God’s kingdom is bigger and more powerful than anything we can imagine because it is universal and everlasting (Daniel 4:3). His kingdom is full of glory, power, and splendor or glory (Psalm 145:11-13).

In the Book of Daniel, we read that this kingdom is given to the Son of Man (Daniel 7:14, 18, 22, 27). The Son of Man is a Messianic title for God’s anointed King. The New Testament word for “Messiah” is “Christ” which literally means the “Anointed One” or the “Anointed King.”

Conditions for Entering the Kingdom of God

How does one enter the kingdom of God? In announcing the good news, Jesus gave two explicit things each of us must do in order to enter the kingdom of God: repent and believe.

A. Repent

Repentance is the first step. Repentance means to change – to change our way of thinking and our attitude, disposition, and life choices so that Christ can be the Lord and Master of our hearts rather than sin, selfishness, and greed.

If we are only sorry for the consequences of our sins, we will very likely keep repeating the sin that is mastering us.

True repentance requires a contrite heart (Psalm 51:17) and sorrow for sin and a firm resolution to avoid it in the future. The Lord Jesus gives us the grace to see sin for what it really is – a rejection of His love and wisdom for our lives and a refusal to do what is good and in accord with His will.

God’s grace brings pardon and help for turning away from everything that would keep us from His love and truth.

B. Believe

To believe is to take Jesus at His word and to recognize that God loved us so much that He sent His only begotten Son to free us from the bondage of sin and harmful desires. God made the supreme sacrifice of His Son on the cross to bring us back to a relationship of peace and friendship with Himself. He is our Father and He wants us to live as His sons and daughters. God loved us first (1 John 4:19) and He invites us in love to surrender our lives to Him.

When we submit to Christ’s rule in our lives and believe the gospel message, the Lord Jesus gives us the grace and power to live a new way of life as citizens of His kingdom. He gives us the grace to renounce the kingdom of darkness ruled by sin and Satan, the father of lies (John 8:44) and the ruler of this present world (John 12:31).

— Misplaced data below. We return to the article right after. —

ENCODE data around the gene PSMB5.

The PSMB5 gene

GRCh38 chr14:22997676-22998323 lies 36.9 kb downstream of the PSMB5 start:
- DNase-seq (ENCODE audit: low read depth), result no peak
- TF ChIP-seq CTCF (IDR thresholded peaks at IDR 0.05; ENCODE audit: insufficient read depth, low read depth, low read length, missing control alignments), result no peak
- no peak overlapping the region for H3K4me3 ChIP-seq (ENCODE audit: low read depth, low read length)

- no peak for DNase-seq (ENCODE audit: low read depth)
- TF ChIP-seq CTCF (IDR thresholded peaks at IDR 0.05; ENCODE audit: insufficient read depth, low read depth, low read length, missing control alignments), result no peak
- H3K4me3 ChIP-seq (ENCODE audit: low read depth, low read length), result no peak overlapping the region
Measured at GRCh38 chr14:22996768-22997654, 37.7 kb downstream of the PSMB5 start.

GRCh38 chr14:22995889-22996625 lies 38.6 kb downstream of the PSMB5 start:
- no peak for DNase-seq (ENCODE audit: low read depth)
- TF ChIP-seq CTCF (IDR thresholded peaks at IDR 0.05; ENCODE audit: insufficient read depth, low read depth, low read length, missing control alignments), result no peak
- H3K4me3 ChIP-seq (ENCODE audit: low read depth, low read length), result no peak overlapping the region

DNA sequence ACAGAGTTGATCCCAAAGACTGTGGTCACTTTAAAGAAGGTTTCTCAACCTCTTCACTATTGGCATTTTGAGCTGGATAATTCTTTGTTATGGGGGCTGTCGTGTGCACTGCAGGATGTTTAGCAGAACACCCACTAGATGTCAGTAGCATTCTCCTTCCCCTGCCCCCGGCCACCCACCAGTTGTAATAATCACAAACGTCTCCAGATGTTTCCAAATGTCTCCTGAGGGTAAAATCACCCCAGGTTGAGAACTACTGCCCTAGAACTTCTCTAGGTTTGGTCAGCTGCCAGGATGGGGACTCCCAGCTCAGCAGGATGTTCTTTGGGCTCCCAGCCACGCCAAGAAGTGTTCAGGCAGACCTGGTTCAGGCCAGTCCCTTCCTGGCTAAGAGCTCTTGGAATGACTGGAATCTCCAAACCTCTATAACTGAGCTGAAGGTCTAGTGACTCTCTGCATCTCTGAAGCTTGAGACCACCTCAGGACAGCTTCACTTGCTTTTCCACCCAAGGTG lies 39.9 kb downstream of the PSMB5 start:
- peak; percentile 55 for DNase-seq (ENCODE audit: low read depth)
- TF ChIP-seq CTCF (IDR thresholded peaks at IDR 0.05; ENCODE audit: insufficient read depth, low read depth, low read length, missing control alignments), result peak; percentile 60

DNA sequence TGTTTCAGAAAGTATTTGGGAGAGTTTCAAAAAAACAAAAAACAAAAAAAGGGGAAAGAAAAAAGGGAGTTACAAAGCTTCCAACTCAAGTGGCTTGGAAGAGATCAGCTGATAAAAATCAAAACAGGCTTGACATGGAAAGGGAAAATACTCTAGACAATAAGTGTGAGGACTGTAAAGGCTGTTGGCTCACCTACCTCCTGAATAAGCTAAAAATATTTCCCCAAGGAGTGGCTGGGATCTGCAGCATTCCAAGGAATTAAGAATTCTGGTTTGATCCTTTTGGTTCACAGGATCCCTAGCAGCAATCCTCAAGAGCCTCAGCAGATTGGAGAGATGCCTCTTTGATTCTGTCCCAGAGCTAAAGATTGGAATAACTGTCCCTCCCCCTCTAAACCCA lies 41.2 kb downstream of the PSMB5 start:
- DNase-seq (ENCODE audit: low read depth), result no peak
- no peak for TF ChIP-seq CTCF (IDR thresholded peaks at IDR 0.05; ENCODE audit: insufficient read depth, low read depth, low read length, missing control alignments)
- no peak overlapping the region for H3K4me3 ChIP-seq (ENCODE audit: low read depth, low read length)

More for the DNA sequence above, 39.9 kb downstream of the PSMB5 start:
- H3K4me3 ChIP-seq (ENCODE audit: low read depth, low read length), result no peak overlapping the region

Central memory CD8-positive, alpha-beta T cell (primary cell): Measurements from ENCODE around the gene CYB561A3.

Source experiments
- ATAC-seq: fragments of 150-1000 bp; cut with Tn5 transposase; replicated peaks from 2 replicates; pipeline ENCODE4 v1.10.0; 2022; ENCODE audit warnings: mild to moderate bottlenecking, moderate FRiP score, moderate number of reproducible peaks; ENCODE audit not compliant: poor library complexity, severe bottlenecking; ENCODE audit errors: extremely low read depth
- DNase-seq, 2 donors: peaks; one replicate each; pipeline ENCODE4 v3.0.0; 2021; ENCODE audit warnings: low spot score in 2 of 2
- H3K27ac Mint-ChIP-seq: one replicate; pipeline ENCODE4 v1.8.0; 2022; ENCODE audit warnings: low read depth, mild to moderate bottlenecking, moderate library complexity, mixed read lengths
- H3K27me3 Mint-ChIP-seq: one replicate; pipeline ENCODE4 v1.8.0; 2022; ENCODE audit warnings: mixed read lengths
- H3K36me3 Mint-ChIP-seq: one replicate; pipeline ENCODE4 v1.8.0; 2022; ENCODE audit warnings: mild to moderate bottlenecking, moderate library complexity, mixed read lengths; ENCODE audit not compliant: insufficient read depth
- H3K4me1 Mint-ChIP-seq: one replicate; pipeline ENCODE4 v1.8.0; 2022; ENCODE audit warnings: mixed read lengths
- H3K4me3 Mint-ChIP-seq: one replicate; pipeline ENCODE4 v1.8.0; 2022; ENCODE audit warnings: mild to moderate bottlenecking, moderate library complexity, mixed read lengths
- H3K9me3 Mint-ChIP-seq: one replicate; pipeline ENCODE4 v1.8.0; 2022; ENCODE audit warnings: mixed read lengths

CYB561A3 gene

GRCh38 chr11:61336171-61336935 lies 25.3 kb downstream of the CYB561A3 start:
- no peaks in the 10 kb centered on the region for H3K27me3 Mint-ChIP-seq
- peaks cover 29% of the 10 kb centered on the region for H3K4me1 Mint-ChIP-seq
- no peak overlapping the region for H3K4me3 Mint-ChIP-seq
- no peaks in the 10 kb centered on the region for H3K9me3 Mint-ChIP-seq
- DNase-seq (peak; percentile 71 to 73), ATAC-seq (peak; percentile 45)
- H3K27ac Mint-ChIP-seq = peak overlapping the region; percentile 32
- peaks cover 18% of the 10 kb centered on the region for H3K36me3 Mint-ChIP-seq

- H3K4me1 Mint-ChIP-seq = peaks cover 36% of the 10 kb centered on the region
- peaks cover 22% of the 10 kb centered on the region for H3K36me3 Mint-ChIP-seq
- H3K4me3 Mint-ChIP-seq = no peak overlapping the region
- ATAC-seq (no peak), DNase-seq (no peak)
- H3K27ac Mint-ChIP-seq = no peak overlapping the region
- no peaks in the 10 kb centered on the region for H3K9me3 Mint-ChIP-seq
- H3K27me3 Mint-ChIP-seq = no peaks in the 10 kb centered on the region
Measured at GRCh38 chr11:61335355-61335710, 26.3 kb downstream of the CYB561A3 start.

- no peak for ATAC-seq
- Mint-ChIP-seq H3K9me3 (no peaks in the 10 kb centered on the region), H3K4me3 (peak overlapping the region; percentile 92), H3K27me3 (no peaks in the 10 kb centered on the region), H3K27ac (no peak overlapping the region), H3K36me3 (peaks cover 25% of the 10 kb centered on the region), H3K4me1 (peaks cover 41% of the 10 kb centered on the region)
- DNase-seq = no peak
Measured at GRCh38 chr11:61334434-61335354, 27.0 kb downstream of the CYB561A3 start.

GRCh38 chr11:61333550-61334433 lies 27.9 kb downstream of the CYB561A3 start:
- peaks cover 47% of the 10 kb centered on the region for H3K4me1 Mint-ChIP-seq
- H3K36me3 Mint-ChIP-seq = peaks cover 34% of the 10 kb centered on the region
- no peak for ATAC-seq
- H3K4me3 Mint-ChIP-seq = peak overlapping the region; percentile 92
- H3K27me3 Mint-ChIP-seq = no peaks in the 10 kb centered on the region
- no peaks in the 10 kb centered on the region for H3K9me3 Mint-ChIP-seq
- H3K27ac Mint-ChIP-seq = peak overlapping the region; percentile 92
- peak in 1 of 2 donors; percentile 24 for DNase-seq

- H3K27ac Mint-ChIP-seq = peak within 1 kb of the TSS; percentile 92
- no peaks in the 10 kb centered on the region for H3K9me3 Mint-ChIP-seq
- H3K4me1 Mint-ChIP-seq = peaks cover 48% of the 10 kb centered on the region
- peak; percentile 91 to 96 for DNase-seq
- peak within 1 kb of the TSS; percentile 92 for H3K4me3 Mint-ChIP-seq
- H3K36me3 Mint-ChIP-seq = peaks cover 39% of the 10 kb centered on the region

Do you believe that the gospel – the good news of Jesus – has the power to free you from the bondage of sin and fear?

What is the Good News of the Kingdom of God

Becoming Fishers of Men

Like fishermen, we are called to gather in people for the kingdom of God. When Jesus preached the gospel message, He called others to follow as His disciples and He gave them a mission “to catch people for the kingdom of God” (Mark 1:16-20).

What kinds of disciples did Jesus choose? Smelly fishermen! In the choice of the first apostles, we see a characteristic feature of Jesus’ work: He chose very ordinary people. They were non-professionals, had no wealth or position. They were chosen from the common people who did ordinary things, had no special education, and no social advantages.

Jesus wanted ordinary people who could take an assignment and do it extraordinarily well. He chose these individuals, not for what they were, but for what they would be capable of becoming under His direction and power.

God Chooses Ordinary People to Catch People

When the Lord calls us to serve, we must not think that we have nothing to offer. The Lord takes what ordinary people, like you and me, can offer and uses it for greatness in His kingdom.

Do you believe that God wants to work in and through you for His glory?

Jesus speaks the same message to us today: we will “catch people” for the kingdom of God if we allow the light of Jesus Christ to shine through us. God wants others to see the light of Christ in us in the way we live, speak, and witness the joy of the gospel.

Do you witness to those around you the joy of the Gospel? Do you pray for your neighbor, co-workers, and relatives that they may come to know the Lord Jesus Christ and grow in the knowledge of His love?

Biblical Truths for Christians Today

Biblical Truths for Christians Today

As Christians, we want to make sure we are living in accordance to the will of God, which is why we go the Word of God, study it and draw from it the principles we should apply for holy, Christian living.